RM’s can’t seem to talk enough about their ‘worst’ companions, but in fact you’ll probably make more lifelong friends than be stuck with challenging people. I’ve not met a missionary yet who doesn’t keep in contact with at least a few, years and years on. They are kind of comparable to your war buddies. You come back into civilian life, where most people don’t know what it was really like. But your mission companions do, they relate completely. Remember, you can learn something from everyone you meet.

2, You could lose that extra bit of weight or, bulk-up  

What a perfect opportunity to walk, cycle, run and play sports. Even if you don’t normally. Just start slowly and build it up. You’ve got 18-24 months to get into some good habits and a companion to help you to do it. The more you notice a change, the more motivated you’ll be. Whether you want to bulk up or lose the weight, there’s time and support to make it happen. It’s easier when everyone’s doing it. To read more, check out: how to lose weight on a mission  #bestversionofyou

Read the full article at Missionary Geek.

Image via Mormon Newsroom

On Sunday, 28 February, His Royal Highness Viliami ʻUnuaki-ʻo-Tonga Lalaka moʻe ʻEiki Tukuʻaho of Tonga, Prince ‘Ata, and over 100 members of the Nukuʻalofa Tonga North Stake of The Church of Jesus Christ of Latter-day Saints (Mormons), undertook an historic journey together.

They travelled 10 kilometres by boat to the beautiful island of ‘Atata, off the coast of Tongatapu, to hold the first Sunday services of the Church ever to be held there.

Local Church leader, President Tu’ihalangingie, presided at the services. He thanked His Highness for allowing them to dedicate the home which has been renovated into a meetinghouse so members don’t have to travel back and forth to Tongatapu to attend religious services.

He also thanked the Town Officer and others for their help in preparing the meetinghouse.

The historic gathering provided an opportunity for President Tu’ihalangingie to bless the new Church facility as a gathering place for Latter-day Saints and others to worship on the island.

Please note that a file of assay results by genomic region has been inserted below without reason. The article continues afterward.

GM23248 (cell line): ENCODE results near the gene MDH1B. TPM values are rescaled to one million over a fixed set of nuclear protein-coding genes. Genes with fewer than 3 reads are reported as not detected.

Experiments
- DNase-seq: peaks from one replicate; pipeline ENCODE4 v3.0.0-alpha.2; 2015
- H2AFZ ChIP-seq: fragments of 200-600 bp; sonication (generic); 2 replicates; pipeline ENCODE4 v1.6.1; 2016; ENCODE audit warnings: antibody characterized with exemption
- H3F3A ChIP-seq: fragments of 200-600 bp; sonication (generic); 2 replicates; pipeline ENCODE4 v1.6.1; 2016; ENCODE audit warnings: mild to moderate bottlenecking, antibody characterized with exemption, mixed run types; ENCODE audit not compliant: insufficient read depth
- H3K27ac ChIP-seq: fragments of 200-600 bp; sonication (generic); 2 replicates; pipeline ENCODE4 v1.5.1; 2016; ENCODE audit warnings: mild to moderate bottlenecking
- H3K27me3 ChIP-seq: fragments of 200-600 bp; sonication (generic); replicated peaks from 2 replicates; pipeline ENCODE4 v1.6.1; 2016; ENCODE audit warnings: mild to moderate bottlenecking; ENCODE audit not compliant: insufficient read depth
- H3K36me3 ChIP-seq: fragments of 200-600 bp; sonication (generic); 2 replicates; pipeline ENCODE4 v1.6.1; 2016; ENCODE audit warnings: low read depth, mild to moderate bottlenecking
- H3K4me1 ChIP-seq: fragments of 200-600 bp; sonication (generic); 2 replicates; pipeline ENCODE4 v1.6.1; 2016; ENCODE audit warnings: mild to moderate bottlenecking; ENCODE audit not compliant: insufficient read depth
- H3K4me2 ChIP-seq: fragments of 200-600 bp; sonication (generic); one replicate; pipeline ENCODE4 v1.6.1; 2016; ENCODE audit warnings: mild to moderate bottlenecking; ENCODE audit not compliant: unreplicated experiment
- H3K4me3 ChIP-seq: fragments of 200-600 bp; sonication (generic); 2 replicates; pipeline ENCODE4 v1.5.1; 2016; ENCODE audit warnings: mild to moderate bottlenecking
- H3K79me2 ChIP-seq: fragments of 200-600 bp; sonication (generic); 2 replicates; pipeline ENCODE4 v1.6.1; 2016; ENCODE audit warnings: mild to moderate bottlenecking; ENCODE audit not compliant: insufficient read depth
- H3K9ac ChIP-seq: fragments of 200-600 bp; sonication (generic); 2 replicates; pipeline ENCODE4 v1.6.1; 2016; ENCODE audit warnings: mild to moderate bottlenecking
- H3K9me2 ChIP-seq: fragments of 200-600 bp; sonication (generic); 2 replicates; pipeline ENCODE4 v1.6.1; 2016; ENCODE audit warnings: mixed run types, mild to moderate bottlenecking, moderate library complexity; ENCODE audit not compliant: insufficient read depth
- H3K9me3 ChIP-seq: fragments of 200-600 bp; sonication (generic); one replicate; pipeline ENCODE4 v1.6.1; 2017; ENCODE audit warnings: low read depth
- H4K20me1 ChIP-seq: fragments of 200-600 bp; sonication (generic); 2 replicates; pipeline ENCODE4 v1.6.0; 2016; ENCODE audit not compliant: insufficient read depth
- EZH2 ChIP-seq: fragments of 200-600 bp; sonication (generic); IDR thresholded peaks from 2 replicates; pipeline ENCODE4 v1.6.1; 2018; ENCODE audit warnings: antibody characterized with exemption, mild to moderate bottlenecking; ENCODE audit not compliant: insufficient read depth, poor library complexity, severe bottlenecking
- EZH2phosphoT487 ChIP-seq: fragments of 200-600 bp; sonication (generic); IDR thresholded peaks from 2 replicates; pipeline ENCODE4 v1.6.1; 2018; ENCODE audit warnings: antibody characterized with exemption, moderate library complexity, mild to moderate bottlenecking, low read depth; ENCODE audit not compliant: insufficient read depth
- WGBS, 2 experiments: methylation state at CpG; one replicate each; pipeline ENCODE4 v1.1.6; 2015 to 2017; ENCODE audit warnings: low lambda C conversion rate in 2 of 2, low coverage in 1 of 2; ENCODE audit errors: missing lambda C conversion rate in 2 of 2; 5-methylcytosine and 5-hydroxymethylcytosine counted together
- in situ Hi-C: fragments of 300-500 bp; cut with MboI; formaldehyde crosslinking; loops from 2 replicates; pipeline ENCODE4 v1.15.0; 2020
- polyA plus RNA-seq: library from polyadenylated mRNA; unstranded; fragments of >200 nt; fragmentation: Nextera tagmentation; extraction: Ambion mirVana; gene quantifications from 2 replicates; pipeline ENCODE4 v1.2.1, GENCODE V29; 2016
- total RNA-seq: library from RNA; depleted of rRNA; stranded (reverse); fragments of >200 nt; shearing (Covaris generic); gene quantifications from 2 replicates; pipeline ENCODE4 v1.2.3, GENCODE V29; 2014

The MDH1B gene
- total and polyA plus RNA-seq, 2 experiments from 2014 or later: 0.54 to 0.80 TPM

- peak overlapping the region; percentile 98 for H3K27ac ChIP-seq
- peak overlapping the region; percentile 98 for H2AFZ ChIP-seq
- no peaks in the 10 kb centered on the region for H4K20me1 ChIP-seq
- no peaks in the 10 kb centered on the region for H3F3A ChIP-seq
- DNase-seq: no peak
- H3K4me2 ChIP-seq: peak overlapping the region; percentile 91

Read the full article at Mormon Newsroom.

Image via LDS Living

Here are some fun LDS moments caught on Google Street View. Don’t miss the Rome Temple ones at the bottom! They will take your breath away.

 

A brilliant sunburst over the Helsinki Temple! So lovely.

And hello to the Elders at Piazza della Signoria in Italy, circa 2008. I like how the statue in the upper right appears to be looking at the Google Street car too.

Pretty nifty bikes there, Elders! This is from 2009 in the Netherlands. I wonder what they’re doing now…

Read the full article at MyBestLDS.com.

0 584
Image via IMDb

It was one in the morning at a bus station in Chile, and everything was still and quiet. Even the street dogs seem more subdued, I thought as I moved my foot out from underneath one that had collapsed on top of me. I held my backpack a little tighter, and I leaned against my tired companion’s head, which rested on my shoulder, as the third hour of waiting for my bus came to a close. These nights of picking up and dropping off missionaries at the bus station in between transfers were always random. We never knew if our bus was going to be a few minutes early or a few hours late. This particular night, we had the latter. Our zone leaders kindly waited with us and another companionship of elders who were waiting as well, and we soon began discussing a few movies we’d missed while on the mission. All of the sudden, one of the elders perked up and said something had been bothering him for a long time.

“I never understood how Harry Potter, a misfortunate orphan with a terrible childhood, could find out he was a wizard and get accepted into a prestigious wizarding school and still get bad grades and slack off. If I was accepted into Hogwarts to become a wizard, I’d freaking pay attention in class!”

I was dumbstruck. Of course! How could Harry be so reckless? I recalled reading the books and thinking of all the times Harry and Ron ditched their homework to go to Quidditch practice or to steal ingredients to make a polyjuice potion. They blamed their lack of success in potions class on Professor Snape, because he obviously hated them. But why would anyone take MAGIC CLASSES for granted? Hermione sure didn’t. Her attitude seemed the exact opposite. She took advantage of every moment she had to learn and understand everything she could about this new world she was introduced to. She took harnessing her new-found power very seriously and, consequently, became known as the most clever witch in her class. I suddenly realized that Hermione was the only rational one in the group. Knowing this made Harry’s situation more baffling.

Read the full article at MormonBuzzz.